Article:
I posted this in the thread, but I’m also recording it here. It’s interesting enough.

12 Responses to “Apache vs IIS”

  1. This is very much imformative to me!

  2. Tonya says:

    Thanks… I’m writing a paper for school and this gave me yet another voice to sway readers towards Apache!

  3. Mike says:

    Wow. How more flaming can you be against Microsoft…get over yourself.

  4. Anonymous says:

    I don’t have strong feelings one way or the other, but I agree with Mike, get over yourself.

    I quote: “You don’t know what’s happening under the binary”

    Whoever wrote this just lost all credibility in my book.

  5. Anonymous says:

    I found this very useful – Mike and Anonymous, chill out! Its not a crime to criticise Microsoft

  6. Sean says:

    Apache provides an excellent solution in a smaller package than the proprietary counterpart. Yes MS has a large market share and I will still use their products but I can’t afford most of them. I enjoy my linux box with php, apache and mysql installed on a $10 machine I bought at a garage sale, now that is something I can afford.

  7. Hats says:

    Greater SENSE of security doesnt come with the MS product, It comes with the performance and service contracts and MS’s ability to back it up. That is what is more important to fortune 1000 sites rather than the cost of licensing etc.

  8. Jey says:

    This article may seem a bit a biased but to me it’s something that needed to be mentioned and mentioned exactly like this, and I dont think we should avoid saying the right think because it will disturb others or may tend to look like a bias. well done the author.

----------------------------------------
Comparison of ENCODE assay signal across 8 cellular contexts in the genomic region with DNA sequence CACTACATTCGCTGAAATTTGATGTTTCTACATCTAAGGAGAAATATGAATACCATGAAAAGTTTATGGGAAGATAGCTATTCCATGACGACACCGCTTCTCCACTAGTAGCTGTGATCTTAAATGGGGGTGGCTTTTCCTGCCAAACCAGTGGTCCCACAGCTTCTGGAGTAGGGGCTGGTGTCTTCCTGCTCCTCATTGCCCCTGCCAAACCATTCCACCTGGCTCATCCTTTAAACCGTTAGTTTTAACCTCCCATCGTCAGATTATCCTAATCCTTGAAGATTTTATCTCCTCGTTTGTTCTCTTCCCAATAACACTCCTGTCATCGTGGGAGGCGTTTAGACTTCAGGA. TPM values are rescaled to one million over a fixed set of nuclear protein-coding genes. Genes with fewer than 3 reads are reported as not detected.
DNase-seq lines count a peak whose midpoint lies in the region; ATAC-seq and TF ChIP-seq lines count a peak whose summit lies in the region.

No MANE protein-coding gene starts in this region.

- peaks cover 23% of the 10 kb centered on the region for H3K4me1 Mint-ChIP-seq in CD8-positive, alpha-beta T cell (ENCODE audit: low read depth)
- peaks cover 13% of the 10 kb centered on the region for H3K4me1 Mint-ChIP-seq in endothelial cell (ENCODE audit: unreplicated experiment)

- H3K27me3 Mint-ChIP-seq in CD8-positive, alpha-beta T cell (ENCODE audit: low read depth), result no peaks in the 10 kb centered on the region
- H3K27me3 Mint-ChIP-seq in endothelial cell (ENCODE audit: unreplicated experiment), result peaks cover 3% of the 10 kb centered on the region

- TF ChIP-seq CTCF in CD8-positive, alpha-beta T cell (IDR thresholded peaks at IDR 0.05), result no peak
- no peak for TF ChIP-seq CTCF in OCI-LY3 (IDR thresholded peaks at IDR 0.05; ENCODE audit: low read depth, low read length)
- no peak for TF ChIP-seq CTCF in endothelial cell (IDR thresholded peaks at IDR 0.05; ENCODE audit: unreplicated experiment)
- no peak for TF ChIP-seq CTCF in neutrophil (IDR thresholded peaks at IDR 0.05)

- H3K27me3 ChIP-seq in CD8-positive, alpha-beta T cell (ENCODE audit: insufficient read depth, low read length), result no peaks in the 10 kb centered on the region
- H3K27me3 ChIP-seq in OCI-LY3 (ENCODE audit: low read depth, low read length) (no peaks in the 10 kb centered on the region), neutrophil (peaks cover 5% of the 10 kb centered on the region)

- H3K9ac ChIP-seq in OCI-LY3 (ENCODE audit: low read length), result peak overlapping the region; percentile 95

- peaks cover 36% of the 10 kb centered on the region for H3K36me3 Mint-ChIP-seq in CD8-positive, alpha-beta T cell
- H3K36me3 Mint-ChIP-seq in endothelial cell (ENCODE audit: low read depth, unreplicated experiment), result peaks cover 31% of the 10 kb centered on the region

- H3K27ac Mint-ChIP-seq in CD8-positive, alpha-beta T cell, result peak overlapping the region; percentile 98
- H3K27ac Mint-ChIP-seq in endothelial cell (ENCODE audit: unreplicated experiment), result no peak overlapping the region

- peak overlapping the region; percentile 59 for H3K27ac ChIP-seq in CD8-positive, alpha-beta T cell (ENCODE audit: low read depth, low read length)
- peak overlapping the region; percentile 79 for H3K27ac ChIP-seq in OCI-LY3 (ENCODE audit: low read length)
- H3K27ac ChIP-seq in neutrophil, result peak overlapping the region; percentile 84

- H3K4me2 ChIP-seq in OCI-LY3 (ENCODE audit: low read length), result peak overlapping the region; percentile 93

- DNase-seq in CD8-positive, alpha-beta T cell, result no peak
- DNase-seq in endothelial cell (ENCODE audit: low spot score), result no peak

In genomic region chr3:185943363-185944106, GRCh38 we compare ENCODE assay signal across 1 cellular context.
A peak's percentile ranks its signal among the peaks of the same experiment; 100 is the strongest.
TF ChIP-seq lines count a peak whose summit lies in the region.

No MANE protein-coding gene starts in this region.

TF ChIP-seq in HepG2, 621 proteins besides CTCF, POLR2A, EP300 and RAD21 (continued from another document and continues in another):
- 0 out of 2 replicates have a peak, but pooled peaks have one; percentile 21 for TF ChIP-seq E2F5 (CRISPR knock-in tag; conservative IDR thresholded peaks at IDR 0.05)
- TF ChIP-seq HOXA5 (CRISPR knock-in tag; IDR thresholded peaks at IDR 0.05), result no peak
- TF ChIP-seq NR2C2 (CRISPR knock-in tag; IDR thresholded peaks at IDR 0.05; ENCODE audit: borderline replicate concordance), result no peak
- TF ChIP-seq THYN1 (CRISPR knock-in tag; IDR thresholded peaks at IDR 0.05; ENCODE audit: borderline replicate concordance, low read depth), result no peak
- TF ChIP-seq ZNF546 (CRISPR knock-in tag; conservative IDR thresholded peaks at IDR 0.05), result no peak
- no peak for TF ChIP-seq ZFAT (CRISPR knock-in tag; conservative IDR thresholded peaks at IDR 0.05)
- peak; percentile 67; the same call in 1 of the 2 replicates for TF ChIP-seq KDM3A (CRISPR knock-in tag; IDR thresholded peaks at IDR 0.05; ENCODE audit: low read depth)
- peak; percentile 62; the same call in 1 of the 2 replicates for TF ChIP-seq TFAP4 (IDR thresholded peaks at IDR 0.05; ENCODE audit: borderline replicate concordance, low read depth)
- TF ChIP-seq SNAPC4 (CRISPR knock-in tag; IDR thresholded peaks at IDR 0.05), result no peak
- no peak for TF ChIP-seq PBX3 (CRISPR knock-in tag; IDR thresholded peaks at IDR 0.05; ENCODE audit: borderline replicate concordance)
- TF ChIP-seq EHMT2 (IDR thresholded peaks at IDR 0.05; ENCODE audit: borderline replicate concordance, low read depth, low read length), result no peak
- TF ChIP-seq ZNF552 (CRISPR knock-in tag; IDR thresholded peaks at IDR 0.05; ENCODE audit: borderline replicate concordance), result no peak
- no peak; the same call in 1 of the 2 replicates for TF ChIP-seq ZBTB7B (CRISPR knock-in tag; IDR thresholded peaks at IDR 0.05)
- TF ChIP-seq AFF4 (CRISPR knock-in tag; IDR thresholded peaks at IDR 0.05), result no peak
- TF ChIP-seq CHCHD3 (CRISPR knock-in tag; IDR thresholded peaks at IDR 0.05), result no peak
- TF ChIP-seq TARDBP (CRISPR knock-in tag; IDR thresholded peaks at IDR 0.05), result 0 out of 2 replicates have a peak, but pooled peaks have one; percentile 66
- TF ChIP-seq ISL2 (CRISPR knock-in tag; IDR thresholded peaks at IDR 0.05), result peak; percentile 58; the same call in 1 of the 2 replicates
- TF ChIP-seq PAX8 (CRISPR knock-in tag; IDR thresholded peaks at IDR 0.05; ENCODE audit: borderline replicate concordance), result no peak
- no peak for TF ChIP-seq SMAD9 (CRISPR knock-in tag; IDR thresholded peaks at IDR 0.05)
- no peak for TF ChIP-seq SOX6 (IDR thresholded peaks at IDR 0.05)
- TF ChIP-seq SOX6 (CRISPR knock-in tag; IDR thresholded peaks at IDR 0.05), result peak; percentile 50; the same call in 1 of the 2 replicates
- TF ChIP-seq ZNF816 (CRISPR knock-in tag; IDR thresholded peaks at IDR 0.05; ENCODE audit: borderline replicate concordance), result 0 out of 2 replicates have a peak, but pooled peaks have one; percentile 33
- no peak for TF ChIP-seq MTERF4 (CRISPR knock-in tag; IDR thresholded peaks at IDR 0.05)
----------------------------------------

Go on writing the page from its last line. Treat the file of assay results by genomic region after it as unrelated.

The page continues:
9. Carl says:

    Interesting data, I too am working on a paper for my school. I am rather agnostic on the whole MS vs Open Source arena. I support and work on what the client has. I am very familar with MS, but I am working hard to increase my UNIX / Linux knoweledge.

  10. Dude McKluskey says:

    Microsoft eats a$$!! Apache is the bomb, screw WPI and IIS6, they can’t get it right!

  11. Ahmed Samir says:

    Apache is 49.49 % and Microsoft IIS is 35.57 % in the wold

    In the July 2008 survey we received responses from 175,480,931 sites.
    The web has grown by 3.14 million sites over the past month,
    2.2 million for Apache web servers and 1.4 million for Microsoft IIS



  12. Pierre says:

    Microsoft dominates the Web server market (on Windows) because it jumped into the Windows kernel (while others have to cope with the Windows user-mode bloat), see:


    Now, for the first time, a user-mode Web not only server beats IIS in the kernel but also beats ASP.Net by offereing portable ANSI C scripts that are 5x faster than C#!

    Bonus 1: TrustLeap has been under constant attacks since it was shipped 4 months ago -and no vulnerability was found.

    Bonus 2: TrustLeap will ship Linux and Solaris versions by the end of year 2009.